Serving in the ministry of Christian Initiation at St. Maximilian Kolbe, I meet a lot of people who wish to become Catholic. There’s power in hearing the story that led them to the church. And each one has a different story. I know. I’ve been there.

Growing up, I had Catholic friends. I was exposed to a lot of youth death from childhood cancers to accidents in my home town. By the time I graduated from high school, I had been around the death of five young people. The fear of death was debilitating. Where did they go? Would they rot in the grave? The land of nothingness had me awake at night in sheer panic.

As those discovering the church file in to initiation, I share my story and add that, had I known the church back then, my childhood would have been so much better.

My introduction to the Catholic church as a child was notable. The ritual of the Mass to an un-churched outsider made me aware that they had something that I didn’t. Observing the rituals, motions, prayers and responses, Catholics seemingly knew where to go, what to do, and what to say, and when to say it. Lost in the mystery, I was consumed by it in a most bizarre way. Sitting in the back of the church, panic set in. I had an out-of-control coughing fit, with tears rolling down my face, I was choking, and on the verge of vomiting.

I’ll never forget that experience. I had wanted to be able to make it entirely through a Mass without pitting out my clothing or gasping for breath. I yearned to return and blend in with my Catholic friends at mass.

It would be years later that I would have that chance. It was Easter of my junior year in college, and my boyfriend was Catholic. So off we went to church for what was to be his once-a-year visit. Sitting in the back pew, I was proud that I was able to blend in. No coughing fits this time. I looked down most of the time, and kneeled down when everyone else did. Only a few noticed that I didn’t go up for communion. “You’re not Catholic, so you stay put” was the advice of my boyfriend.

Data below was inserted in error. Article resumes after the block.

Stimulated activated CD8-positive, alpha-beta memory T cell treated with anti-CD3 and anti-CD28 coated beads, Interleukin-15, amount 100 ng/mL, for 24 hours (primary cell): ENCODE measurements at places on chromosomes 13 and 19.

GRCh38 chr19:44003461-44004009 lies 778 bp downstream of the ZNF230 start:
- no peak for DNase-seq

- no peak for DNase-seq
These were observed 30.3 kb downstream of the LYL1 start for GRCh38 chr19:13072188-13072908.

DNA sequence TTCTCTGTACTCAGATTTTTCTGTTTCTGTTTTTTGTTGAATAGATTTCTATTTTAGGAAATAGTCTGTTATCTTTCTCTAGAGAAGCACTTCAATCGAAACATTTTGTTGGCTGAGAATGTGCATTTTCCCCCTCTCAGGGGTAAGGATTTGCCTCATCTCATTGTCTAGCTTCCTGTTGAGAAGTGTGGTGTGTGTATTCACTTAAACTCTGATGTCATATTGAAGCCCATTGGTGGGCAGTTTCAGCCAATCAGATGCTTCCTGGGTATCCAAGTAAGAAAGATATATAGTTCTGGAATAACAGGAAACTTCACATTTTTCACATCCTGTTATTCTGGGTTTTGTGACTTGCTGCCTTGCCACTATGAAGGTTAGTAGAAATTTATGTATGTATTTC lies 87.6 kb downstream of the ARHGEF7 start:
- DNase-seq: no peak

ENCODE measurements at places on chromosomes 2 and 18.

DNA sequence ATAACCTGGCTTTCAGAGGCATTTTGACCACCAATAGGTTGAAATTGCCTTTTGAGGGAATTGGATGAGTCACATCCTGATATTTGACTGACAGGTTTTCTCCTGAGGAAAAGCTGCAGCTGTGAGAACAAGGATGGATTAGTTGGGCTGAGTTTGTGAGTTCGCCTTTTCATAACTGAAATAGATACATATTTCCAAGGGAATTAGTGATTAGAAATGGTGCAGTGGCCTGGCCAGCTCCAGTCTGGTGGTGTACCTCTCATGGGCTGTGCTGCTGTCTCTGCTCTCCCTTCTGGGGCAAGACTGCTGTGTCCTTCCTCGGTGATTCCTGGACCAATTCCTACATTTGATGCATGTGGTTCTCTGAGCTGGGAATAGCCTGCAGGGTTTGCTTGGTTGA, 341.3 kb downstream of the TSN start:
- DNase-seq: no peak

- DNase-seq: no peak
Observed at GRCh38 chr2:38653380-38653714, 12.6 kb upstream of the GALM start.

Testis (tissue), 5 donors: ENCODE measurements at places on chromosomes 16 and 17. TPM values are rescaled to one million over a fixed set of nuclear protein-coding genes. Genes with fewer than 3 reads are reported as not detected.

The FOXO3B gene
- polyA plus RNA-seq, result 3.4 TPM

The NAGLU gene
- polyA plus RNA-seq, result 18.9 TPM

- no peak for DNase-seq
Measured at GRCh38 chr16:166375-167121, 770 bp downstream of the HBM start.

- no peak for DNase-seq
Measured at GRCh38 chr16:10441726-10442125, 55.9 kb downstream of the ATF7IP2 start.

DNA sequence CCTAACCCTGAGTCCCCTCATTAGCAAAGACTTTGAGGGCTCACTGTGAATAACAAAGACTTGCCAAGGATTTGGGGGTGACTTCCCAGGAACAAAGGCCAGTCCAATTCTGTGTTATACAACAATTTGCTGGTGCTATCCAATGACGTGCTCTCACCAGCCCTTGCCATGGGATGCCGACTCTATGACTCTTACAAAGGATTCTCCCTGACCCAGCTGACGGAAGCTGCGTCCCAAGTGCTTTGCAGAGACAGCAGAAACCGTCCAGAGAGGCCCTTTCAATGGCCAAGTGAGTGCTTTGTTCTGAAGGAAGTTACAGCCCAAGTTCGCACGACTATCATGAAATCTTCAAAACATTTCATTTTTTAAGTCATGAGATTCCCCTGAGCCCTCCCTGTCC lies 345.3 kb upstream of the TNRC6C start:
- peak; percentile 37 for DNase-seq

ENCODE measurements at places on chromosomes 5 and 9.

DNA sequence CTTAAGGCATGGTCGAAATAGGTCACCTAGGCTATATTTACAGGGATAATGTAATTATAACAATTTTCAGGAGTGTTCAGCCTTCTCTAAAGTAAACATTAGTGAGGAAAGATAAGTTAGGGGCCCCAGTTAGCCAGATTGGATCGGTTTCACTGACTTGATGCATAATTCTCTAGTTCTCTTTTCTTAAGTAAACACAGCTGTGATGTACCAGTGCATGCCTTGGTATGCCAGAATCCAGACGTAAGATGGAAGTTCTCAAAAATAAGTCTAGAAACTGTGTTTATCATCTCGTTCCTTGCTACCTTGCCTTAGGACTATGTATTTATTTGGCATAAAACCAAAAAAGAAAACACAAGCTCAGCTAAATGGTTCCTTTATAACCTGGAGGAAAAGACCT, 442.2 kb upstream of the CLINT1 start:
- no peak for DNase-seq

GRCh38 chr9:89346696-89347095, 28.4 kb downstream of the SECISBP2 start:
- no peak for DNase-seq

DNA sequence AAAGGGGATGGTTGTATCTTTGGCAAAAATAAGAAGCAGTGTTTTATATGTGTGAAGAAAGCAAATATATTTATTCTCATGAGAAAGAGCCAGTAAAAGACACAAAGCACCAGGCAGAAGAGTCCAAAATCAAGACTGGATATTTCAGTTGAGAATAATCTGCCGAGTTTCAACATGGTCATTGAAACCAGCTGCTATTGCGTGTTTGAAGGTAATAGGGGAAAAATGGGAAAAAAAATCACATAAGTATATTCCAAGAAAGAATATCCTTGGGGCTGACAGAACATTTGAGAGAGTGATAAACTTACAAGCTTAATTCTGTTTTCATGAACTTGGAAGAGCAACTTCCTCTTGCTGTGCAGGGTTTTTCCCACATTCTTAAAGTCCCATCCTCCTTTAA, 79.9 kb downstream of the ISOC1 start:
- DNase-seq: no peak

What was this communion, I wondered? Eventually, it was the mystery of it all, which, several years and boyfriends later, would call me, my husband and family to the Catholic church.

I discovered that the journey didn’t end with the initiation sacraments. It was a journey of a lifetime, and the destination was heaven. Fear of death would cease. As a baptized member of God’s family, life was different. I was a part of something bigger: God’s plan, not mine. God’s creation meant that I could let go and trust in God when things happened that made no sense to me.

And there are plenty of things that don’t make sense. Childhood disease is one of those mysteries. Why would God rob a young child of a life, removing her from a strong loving family, a neighborhood and a community?

God works in mysterious ways. Over the years, I’ve come to accept that everything happens for a reason. And bad things become good in bizarre ways. In sadness we are called together, and we grow from the experience.

The high Catholic funeral Mass of 9-year-old Katie Wittmere last week had me recall my childhood Catholic church anxiety, but this time, I felt at home and at peace. It was elebrated by Bishop Malone, three priests and a deacon. A eulogy was delivered by her mother, a rosary was said before the funeral began. It was as Catholic as Catholic could be. My faith experience brought me to another level: I believe that I attended a funeral Mass of a future saint.

As her mother delivered the eulogy, she shared the last few weeks of Katie’s life. “Are you afraid to die?” she asked her daughter. “I don’t think about it,” Katie replied, requesting that family members not cry. The simplicity of Katie’s life – games and pizza, ice cream and sunsets – was such that each day was, in Katie’s words, the best day of her life. It was Katie’s love and devotion to the Rosary, and her faith that made living with cancer a gift of faith to others.

Katie’s faith serves as a reminder: when you live a life of faith, there is no reason to fear death because you receive the gift of eternal life. In simplicity, each day can be the best day of your life. And when the going gets tough, put your trust in God. No doubt, God’s plan for Katie was to inspire others to discover or grow in faith through prayer. Please pray for Katie’s family.

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